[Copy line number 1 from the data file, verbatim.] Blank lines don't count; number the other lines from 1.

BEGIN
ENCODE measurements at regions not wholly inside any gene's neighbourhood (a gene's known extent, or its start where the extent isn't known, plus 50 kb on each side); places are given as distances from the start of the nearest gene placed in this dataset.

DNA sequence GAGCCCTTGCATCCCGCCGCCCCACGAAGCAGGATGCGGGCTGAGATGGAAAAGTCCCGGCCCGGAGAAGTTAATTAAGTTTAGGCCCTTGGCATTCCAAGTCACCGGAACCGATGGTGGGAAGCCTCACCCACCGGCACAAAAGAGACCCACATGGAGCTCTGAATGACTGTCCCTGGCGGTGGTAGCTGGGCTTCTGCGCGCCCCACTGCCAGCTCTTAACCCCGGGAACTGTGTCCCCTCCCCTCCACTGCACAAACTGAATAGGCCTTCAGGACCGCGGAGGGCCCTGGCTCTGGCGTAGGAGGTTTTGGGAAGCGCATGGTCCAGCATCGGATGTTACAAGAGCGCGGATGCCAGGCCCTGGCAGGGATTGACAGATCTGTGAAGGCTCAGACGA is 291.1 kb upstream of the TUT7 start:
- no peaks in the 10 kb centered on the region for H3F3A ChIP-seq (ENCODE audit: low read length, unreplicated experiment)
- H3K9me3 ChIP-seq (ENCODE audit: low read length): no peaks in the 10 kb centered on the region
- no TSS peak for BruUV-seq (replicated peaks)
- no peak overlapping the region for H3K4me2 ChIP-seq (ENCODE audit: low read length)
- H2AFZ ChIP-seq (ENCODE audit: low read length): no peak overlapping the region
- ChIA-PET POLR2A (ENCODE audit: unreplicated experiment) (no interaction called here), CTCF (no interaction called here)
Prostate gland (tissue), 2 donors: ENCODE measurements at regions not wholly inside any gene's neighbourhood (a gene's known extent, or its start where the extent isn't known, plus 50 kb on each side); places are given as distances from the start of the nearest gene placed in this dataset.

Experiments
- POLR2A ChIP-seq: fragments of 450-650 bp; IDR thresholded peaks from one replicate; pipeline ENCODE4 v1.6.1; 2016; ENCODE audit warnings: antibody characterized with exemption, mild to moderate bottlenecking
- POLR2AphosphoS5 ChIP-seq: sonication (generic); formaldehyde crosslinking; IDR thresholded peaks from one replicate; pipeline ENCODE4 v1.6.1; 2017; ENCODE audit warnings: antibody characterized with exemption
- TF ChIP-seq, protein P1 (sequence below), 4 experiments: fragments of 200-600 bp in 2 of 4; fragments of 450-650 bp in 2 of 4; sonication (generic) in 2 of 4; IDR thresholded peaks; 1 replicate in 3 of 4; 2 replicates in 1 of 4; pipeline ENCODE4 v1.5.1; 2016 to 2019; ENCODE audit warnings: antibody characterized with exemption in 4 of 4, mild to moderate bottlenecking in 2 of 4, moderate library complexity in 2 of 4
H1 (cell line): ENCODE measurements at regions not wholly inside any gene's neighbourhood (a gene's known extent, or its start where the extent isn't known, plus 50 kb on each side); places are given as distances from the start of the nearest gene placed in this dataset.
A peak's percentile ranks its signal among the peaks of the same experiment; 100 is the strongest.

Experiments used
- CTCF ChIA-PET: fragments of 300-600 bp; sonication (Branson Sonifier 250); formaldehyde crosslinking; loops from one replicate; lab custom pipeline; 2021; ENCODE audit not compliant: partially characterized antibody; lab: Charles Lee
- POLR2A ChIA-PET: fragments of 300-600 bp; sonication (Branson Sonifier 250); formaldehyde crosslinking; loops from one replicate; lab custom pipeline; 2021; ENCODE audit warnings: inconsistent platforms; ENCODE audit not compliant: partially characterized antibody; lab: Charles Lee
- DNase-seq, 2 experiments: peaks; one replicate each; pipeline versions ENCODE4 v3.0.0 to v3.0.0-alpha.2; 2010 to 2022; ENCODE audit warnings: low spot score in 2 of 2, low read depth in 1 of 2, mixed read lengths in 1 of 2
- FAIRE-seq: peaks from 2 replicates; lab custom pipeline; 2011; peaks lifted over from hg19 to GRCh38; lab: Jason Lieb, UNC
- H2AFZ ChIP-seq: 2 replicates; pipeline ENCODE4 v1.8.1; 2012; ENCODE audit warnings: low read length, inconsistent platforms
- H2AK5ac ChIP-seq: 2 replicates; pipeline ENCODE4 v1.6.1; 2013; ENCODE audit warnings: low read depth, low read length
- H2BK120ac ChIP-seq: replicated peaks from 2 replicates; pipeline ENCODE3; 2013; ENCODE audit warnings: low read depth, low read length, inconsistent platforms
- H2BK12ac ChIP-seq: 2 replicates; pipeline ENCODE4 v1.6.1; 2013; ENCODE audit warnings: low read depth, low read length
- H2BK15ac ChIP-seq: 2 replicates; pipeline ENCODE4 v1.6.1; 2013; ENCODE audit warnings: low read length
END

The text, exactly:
ENCODE measurements at regions not wholly inside any gene's neighbourhood (a gene's known extent, or its start where the extent isn't known, plus 50 kb on each side); places are given as distances from the start of the nearest gene placed in this dataset.